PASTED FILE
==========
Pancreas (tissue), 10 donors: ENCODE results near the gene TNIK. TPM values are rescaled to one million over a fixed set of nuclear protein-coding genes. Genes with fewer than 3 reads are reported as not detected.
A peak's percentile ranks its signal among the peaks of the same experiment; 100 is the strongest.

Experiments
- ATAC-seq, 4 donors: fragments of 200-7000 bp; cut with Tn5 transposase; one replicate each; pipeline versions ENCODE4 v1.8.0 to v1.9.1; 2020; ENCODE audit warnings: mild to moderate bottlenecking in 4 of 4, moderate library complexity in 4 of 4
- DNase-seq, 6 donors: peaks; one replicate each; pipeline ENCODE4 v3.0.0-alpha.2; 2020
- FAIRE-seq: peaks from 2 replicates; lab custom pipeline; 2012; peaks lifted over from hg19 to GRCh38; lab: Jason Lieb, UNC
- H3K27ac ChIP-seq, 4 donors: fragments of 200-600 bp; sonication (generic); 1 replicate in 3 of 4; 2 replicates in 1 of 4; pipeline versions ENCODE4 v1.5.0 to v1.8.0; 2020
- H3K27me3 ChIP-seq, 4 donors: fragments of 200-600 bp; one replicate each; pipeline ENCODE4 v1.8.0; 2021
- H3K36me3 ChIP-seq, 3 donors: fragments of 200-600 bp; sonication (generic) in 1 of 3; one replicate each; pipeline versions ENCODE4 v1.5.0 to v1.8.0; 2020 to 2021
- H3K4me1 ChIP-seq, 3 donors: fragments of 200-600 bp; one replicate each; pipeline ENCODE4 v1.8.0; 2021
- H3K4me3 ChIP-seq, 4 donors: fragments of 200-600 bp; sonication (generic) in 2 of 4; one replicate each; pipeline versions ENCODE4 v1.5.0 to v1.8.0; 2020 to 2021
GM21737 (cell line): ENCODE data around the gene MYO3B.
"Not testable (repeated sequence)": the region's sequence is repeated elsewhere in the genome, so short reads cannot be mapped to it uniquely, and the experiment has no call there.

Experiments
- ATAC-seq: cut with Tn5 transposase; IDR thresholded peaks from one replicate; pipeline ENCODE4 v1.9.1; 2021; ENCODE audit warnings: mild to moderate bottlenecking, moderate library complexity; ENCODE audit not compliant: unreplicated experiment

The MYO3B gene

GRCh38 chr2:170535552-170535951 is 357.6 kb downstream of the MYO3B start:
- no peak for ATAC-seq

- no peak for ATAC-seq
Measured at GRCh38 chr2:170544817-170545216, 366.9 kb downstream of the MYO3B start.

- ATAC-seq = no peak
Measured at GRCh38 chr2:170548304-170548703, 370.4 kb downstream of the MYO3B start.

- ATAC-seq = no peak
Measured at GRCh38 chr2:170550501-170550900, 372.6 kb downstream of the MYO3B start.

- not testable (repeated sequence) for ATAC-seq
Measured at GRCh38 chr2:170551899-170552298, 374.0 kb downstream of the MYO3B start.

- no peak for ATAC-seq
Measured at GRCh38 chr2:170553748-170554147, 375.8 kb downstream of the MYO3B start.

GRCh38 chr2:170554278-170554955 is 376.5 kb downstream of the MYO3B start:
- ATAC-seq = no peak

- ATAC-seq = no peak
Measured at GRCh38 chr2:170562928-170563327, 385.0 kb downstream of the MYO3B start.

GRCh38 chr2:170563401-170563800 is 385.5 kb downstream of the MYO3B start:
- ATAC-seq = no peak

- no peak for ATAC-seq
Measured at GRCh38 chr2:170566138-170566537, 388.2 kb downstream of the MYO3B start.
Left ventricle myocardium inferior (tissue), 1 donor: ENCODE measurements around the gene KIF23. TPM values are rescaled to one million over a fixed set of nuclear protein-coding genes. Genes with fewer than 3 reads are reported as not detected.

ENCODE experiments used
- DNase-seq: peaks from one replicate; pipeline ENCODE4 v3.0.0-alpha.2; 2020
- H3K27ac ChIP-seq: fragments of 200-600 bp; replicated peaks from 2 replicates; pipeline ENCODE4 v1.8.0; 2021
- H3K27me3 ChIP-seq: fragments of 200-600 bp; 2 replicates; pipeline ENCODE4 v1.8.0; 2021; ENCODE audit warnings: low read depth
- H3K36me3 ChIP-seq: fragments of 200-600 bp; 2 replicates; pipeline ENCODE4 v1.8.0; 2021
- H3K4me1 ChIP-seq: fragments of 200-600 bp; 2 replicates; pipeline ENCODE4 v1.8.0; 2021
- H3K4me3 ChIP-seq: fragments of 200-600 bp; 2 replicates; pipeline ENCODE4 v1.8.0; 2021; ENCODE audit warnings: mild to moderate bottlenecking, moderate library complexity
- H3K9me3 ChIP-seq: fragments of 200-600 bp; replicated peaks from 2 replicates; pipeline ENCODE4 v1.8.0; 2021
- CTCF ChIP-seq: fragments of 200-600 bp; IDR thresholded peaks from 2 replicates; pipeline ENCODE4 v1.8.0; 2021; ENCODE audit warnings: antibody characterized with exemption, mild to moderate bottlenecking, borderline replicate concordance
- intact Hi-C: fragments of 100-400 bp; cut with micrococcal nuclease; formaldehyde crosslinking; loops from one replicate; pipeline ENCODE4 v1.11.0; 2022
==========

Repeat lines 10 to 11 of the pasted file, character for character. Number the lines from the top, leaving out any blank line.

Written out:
- H3K4me1 ChIP-seq, 3 donors: fragments of 200-600 bp; one replicate each; pipeline ENCODE4 v1.8.0; 2021
- H3K4me3 ChIP-seq, 4 donors: fragments of 200-600 bp; sonication (generic) in 2 of 4; one replicate each; pipeline versions ENCODE4 v1.5.0 to v1.8.0; 2020 to 2021